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Michelle Obama
Michelle Obama 2013 official portrait.jpg
Former First Lady of the United States
In office
January 20, 2009 – January 20, 2017
President Barack Obama
Preceded by Laura Bush
Succeeded by Melania Trump
Personal details
Born
Michelle LaVaughn Robinson

(1964-01-17) January 17, 1964 (age 60)
Chicago, Illinois, U.S.
Nationality American
Political party Democratic
Spouse Barack Obama (m. 1992)
Children Malia Ann Obama and Sasha Obama
Residences Washington, D.C.
Kenwood, Chicago, Illinois
Alma mater
Profession Lawyer

Michelle LaVaughn Robinson Obama (born January 17, 1964) is a former First Lady of the United States and the wife of the 44th president of the U.S., Barack Obama. She is also a lawyer and an author. She was the first African-American woman to serve as first lady.

Obama served as a role model for women and worked as an advocate for poverty awareness, education, nutrition, physical activity, and healthy eating. She supported American designers and was considered a fashion icon.

After her husband's presidency, Obama's influence has remained high. In 2020, she topped Gallup's poll of the most admired woman in America for the third year running. In 2021, Obama was inducted into the National Women's Hall of Fame.

Early Life

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Obama (right) with Barack Obama (left)

Obama was born Michelle LaVaughn Robinson at Provident Hospital of Cook County in Chicago, Illinois on January 17, 1964.

Robinson's childhood home was on the upper floor of 7436 South Euclid Avenue in Chicago's South Shore community area, which her parents rented from her great-aunt, who had the first floor. She was raised in what she describes as a "conventional" home, with "the mother at home, the father works, you have dinner around the table". Her elementary school was down the street. She and her family enjoyed playing games such as Monopoly, reading, and frequently saw extended family on both sides. She played the piano, learning from her great-aunt, who was a piano teacher. The Robinsons attended services at nearby South Shore United Methodist Church. They used to vacation in a rustic cabin in White Cloud, Michigan. She and her 21-month-older brother, Craig, skipped the second grade.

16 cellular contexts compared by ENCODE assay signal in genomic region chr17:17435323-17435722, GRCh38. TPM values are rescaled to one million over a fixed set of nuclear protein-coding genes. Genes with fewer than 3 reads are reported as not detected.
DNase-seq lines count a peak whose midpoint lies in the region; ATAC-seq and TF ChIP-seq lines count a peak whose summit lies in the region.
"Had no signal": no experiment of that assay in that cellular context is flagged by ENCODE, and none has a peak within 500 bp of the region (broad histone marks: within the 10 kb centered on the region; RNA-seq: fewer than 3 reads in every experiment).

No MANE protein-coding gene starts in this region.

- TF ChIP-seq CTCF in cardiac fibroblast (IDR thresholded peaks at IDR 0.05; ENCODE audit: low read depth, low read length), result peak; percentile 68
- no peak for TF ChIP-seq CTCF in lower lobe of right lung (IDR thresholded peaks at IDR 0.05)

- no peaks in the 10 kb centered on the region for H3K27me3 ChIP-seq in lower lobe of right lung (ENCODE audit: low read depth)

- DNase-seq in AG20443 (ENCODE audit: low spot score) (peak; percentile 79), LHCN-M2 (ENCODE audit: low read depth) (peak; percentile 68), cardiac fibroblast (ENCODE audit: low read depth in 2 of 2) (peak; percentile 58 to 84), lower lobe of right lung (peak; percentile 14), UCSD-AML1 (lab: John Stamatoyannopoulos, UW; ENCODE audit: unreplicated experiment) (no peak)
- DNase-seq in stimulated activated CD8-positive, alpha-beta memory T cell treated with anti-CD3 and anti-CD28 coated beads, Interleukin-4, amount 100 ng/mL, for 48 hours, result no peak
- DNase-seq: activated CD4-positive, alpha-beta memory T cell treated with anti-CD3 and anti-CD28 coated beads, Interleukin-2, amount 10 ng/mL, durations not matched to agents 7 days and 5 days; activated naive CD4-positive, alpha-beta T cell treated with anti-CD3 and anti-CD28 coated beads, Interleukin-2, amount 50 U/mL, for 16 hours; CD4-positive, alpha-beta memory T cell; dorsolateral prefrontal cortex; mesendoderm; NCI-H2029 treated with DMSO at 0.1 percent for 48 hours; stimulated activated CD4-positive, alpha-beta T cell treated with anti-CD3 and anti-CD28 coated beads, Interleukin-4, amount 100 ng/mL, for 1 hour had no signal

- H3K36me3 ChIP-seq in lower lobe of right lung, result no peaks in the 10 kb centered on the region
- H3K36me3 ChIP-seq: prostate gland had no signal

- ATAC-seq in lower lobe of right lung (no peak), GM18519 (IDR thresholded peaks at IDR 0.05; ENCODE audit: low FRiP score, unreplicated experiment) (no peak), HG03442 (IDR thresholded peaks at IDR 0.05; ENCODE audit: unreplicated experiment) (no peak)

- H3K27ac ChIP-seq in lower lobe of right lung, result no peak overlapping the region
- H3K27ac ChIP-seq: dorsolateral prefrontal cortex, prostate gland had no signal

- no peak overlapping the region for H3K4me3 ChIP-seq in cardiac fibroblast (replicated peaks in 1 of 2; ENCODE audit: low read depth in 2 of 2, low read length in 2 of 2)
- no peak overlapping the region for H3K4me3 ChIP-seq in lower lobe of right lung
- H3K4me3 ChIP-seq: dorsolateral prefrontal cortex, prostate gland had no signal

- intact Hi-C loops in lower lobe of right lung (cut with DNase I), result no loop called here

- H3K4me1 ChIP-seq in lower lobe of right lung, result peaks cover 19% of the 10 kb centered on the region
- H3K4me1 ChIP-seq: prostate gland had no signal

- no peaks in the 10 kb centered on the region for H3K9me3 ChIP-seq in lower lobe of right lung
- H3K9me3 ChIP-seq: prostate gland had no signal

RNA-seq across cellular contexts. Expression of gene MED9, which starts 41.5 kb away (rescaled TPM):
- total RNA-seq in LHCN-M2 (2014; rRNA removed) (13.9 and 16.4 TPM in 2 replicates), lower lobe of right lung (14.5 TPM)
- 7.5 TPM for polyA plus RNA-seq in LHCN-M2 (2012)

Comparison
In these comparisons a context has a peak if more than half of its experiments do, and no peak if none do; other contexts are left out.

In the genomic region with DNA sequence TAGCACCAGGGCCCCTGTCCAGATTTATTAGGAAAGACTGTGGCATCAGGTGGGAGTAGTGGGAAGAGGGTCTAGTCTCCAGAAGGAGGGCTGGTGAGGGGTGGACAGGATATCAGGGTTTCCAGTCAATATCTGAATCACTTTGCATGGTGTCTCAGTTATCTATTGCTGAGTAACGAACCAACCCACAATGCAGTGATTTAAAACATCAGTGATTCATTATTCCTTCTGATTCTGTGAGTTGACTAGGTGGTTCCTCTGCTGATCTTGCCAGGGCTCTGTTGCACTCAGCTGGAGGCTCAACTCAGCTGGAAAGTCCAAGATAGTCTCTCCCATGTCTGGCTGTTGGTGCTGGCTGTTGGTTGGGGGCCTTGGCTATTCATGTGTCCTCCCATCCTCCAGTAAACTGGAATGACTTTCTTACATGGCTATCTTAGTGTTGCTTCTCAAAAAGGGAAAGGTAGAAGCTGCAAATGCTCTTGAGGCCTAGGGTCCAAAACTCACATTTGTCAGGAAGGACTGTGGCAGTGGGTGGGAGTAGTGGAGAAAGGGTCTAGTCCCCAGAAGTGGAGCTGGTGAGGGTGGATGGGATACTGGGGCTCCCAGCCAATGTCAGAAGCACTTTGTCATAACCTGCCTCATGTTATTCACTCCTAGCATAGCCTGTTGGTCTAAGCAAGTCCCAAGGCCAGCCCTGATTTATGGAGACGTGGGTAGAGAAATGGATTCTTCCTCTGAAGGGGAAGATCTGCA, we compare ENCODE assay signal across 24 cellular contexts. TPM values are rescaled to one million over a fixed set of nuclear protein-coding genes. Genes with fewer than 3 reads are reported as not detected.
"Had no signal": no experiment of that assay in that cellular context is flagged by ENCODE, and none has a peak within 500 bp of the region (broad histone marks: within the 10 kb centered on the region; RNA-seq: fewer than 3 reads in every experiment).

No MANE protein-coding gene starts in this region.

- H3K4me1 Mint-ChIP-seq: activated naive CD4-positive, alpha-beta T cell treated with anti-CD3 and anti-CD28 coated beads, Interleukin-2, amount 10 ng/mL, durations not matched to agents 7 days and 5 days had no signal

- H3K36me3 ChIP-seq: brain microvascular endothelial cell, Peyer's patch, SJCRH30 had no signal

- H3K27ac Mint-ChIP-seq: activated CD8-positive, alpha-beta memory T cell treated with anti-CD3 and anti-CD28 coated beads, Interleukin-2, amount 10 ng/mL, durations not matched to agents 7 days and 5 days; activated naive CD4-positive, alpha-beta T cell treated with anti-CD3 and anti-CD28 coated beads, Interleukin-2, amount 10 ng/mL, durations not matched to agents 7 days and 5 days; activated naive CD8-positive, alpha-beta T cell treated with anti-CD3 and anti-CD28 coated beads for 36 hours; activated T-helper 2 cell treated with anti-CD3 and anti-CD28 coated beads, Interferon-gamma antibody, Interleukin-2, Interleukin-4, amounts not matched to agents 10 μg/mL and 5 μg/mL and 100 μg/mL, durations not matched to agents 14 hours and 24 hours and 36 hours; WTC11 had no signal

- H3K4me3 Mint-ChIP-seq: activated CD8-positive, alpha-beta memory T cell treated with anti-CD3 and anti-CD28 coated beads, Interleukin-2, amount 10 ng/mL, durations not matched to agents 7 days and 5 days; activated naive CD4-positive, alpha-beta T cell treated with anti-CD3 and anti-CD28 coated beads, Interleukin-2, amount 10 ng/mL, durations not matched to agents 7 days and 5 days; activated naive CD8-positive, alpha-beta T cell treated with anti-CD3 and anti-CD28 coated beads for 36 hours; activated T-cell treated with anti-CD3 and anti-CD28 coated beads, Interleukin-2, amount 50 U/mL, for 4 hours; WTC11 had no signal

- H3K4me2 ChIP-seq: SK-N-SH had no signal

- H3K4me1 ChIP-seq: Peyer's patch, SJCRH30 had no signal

Her father suffered from multiple sclerosis, which had a profound emotional effect on her as she was growing up. She was determined to stay out of trouble and be a good student, which was what her father wanted for her. By sixth grade, Michelle joined a gifted class at Bryn Mawr Elementary School (later renamed Bouchet Academy). She attended Whitney Young High School, Chicago's first magnet high school, established as a selective enrollment school, where she was a classmate of Jesse Jackson's daughter Santita. The round-trip commute from the Robinsons' South Side home to the Near West Side, where the school was located, took three hours.

Michelle recalled being fearful of how others would perceive her, but disregarded any negativity around her and used it "to fuel me, to keep me going". She recalled facing gender discrimination growing up, saying, for example, that rather than asking her for her opinion on a given subject, people commonly tended to ask what her older brother thought. She was on the honor roll for four years, took advanced placement classes, was a member of the National Honor Society, and served as student council treasurer. She graduated in 1981 as the salutatorian of her class.

Education

Robinson was inspired to follow her brother to Princeton University, which she entered in 1981. She majored in sociology and minored in African-American studies, graduating cum laude with a Bachelor of Arts in 1985.

Robinson recalls that some of her teachers in high school tried to dissuade her from applying, and that she had been warned against "setting my sights too high". She believed her brother's status as a student in good standing (he graduated in 1983) may have helped her during the admission process, but she was resolved to demonstrate her own worth. She has said she was overwhelmed during her first year, attributing this to the fact that neither of her parents had graduated from college, and that she had never spent time on a college campus.

The mother of a white roommate reportedly tried to get her daughter reassigned because of Michelle's race. Robinson said being at Princeton was the first time she became more aware of her ethnicity and, despite the willingness of her classmates and teachers to reach out to her, she still felt "like a visitor on campus".

While at Princeton, Robinson became involved with the Third World Center (now known as the Carl A. Fields Center), an academic and cultural group who supported minority students. She ran their daycare center, which also offered after school tutoring for older children.